China’s Auto Industry Takes a New Turn with Chrysler and Chery
In January 1984, American Motors, the fourth player in a U.S. auto industry then dominated by the Big Three, made automotive history by becoming the first foreign automaker to do a joint venture in China. Beijing Jeep, as the American Motors joint venture with Beijing Automobile Industry Corporation was called, produced the Jeep Cherokee as well as the BJ 2020, a purely local design, which populated Beijing’s streets in the 1990s.
Over 23 years later, Chrysler, the company which bought American Motors in 1987, is again making history by becoming the first foreign automaker to outsource the assembly of an entire automobile to a Chinese car company. At a signing ceremony in Beijing on July 4, Chrysler announced that it plans to sell a modified version of a Chery model under its Dodge brand. The cars would be marketed initially in South America and Eastern Europe and introduced into the U.S. market by the end of 2009.
Ever since Beijing Jeep was formed, nearly every global car assembler has established at least one joint venture in China in an effort to capture its share of what will soon become the world’s largest automotive market. Over these years, almost all have ignored the elephant in the room; that is, answering the question of when they will use their production base in China to export cars back home.
Honda became the first to set up an assembly plant solely for export, but in their case, it is manufacturing the Honda brand in a majority-owned assembly plant in China. Chrysler is the first to outsource the assembly of an entire car, which it will sell under its own brand, to a Chinese car company in which it does not have an equity interest. It is not a joint venture; it is not a licensing agreement; it is a contract manufacturing relationship, the first in China’s auto industry. If the assembly of appliances, computers and other sophisticated products can be outsourced to China, why not cars? Five years ago, no one in the industry would have thought this to be even remotely possible.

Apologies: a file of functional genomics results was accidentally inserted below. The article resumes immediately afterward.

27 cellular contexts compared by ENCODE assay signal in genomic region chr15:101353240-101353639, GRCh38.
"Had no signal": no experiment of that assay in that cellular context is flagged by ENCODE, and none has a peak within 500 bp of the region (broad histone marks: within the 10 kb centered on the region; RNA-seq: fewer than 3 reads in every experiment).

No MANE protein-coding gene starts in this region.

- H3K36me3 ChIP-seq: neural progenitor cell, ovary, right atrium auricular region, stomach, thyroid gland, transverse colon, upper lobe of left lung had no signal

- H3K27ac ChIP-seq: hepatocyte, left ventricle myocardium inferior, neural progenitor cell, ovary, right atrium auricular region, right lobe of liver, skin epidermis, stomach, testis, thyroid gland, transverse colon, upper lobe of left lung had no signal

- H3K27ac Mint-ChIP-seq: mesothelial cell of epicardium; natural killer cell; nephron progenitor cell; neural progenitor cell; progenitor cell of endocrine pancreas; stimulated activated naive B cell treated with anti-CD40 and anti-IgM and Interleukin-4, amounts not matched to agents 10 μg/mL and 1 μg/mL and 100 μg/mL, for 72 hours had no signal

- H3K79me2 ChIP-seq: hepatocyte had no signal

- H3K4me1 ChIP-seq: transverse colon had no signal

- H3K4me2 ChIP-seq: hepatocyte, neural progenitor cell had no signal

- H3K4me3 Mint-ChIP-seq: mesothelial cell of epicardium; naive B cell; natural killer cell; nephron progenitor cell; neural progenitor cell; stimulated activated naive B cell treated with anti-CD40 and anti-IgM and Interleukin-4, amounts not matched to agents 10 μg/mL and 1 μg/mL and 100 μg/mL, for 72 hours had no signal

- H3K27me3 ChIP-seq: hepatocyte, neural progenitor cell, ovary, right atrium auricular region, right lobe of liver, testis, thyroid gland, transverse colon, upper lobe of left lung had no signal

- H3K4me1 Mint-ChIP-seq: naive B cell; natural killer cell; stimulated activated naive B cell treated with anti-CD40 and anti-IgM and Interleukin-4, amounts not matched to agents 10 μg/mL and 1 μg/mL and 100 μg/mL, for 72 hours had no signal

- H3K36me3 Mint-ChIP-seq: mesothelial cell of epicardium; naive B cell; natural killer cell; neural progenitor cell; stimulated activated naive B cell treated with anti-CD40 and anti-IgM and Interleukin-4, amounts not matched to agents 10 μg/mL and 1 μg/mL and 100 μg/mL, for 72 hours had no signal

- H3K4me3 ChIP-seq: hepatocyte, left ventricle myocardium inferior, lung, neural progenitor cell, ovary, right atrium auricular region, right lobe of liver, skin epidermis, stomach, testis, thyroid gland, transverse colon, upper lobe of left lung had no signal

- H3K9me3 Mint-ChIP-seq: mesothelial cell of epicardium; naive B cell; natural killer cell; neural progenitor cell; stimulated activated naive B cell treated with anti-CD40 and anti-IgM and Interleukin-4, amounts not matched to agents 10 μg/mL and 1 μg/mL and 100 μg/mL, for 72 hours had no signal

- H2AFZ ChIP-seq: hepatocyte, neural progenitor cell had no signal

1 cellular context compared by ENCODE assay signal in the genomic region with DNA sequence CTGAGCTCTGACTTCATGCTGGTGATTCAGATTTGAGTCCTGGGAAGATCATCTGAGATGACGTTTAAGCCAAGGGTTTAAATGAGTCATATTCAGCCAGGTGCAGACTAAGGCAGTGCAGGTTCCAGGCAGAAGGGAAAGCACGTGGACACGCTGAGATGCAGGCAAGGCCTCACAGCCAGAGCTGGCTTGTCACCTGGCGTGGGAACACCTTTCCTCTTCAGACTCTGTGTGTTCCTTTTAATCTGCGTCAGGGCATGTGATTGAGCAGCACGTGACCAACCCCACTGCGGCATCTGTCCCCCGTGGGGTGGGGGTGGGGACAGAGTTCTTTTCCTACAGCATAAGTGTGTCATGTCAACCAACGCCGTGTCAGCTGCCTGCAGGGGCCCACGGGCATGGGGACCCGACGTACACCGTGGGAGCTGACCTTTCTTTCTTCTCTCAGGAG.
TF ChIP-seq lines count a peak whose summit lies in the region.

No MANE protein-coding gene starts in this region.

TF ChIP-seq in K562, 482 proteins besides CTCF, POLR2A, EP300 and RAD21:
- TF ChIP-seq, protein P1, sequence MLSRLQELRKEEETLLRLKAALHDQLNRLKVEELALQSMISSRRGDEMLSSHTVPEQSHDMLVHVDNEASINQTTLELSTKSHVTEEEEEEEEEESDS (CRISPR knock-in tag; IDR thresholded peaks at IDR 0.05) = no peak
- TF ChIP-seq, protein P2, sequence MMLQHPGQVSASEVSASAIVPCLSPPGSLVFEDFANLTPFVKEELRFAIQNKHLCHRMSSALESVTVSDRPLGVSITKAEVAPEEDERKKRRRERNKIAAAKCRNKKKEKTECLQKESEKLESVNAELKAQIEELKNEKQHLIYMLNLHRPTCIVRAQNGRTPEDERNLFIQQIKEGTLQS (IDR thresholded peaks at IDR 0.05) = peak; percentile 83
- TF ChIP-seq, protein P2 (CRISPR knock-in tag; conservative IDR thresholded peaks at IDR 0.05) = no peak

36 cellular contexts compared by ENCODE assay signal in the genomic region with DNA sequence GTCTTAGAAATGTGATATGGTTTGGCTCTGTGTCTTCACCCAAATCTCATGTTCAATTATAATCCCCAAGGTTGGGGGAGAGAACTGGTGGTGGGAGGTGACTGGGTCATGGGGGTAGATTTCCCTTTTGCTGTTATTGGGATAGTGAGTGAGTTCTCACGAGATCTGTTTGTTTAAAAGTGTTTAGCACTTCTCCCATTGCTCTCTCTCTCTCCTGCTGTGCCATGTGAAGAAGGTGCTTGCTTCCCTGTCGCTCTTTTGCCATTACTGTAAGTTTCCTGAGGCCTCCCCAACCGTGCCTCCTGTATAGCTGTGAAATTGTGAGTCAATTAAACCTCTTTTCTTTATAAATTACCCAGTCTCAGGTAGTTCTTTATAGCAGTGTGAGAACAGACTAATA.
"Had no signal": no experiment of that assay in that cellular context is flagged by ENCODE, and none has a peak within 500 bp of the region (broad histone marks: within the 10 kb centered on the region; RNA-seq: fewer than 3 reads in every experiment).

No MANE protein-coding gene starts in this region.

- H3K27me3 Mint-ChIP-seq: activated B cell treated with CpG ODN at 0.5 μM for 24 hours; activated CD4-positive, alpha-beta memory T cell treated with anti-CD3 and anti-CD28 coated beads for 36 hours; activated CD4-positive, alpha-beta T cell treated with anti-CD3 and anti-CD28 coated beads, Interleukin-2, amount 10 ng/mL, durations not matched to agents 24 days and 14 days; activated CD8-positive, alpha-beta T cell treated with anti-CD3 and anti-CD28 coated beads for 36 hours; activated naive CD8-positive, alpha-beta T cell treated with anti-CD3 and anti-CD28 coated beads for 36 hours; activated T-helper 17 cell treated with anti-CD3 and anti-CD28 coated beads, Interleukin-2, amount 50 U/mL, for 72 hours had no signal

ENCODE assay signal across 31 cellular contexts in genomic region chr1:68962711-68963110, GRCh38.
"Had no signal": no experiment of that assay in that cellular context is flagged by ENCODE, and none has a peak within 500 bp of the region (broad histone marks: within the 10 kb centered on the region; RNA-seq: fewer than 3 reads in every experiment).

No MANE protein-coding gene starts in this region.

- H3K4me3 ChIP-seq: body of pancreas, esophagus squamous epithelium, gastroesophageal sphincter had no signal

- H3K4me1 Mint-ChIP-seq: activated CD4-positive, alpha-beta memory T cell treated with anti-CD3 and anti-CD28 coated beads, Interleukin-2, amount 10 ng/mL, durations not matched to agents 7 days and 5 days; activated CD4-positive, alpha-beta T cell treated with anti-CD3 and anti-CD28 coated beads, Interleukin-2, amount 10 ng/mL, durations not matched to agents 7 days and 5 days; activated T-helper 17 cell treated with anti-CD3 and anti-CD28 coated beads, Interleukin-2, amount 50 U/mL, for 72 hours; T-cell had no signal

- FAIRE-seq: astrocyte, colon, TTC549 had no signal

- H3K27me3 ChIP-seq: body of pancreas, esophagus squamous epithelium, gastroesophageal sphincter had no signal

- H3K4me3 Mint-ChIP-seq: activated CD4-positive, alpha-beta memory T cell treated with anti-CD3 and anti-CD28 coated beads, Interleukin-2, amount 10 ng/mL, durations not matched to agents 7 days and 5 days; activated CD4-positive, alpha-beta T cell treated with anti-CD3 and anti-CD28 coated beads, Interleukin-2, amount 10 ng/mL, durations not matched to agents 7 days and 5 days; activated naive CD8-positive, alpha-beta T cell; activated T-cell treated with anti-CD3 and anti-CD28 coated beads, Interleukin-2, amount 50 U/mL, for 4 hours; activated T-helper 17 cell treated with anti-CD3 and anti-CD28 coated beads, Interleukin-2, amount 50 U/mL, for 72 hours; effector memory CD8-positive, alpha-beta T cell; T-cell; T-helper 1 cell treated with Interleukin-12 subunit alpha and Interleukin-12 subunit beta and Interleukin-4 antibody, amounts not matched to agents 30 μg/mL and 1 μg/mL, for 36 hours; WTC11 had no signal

The Chrysler/Chery tie-up is a win for both companies. With this deal, Chery has established itself as the clear front runner among China’s local car assemblers. With Chrysler’s guidance, it will gain the knowledge and expertise necessary for its cars to meet the stringent safety and emissions requirements in developed markets like the U.S. By improving the quality of its cars, Chery will become an even stronger competitor in China, against other local assemblers as well as the joint ventures of global players.
For Chrysler, it has moved beyond the time-consuming and more costly process of qualifying components made in China, one by one, and then assembling them into a complete vehicle in high-cost assembly plants in the U.S. Why not just qualify the entire vehicle, leaving the component sourcing and assembly to Chery? This is what Chrysler has decided to do.
Some have criticized the company for creating its own future competition by accelerating Chery’s entry into the U.S. market. If Chrysler were the only automotive assembler in the U.S., and if Chery would never be able to find the U.S. market without them, then that might be valid. But even now, Chrysler and the other U.S. car companies are losing market share to Hyundai and other lower-cost assemblers because they cannot profitably compete in the low to medium size passenger car market. Moreover, the entry of Chery and other Chinese assemblers into the U.S. market is only a question of “when,” not “if.” If you are Chrysler, why not leverage your brand and distribution strengths by sourcing from a low cost producer in China? Doesn’t this strengthen, rather than weaken, Chrysler’s competitiveness and that of its brands?
Jim Mann recognized the historic importance of what American Motors had done in 1984 and wrote “Beijing Jeep,” the first book to deal with the subject of foreign companies doing business in China. In making its groundbreaking announcement almost a quarter of a century later, Chrysler could write its own book, “How to Do Business in the Global Economy: Combining an International Brand and Distribution with China’s Low-Cost Manufacturing Base.” I’m certain it will be a bestseller.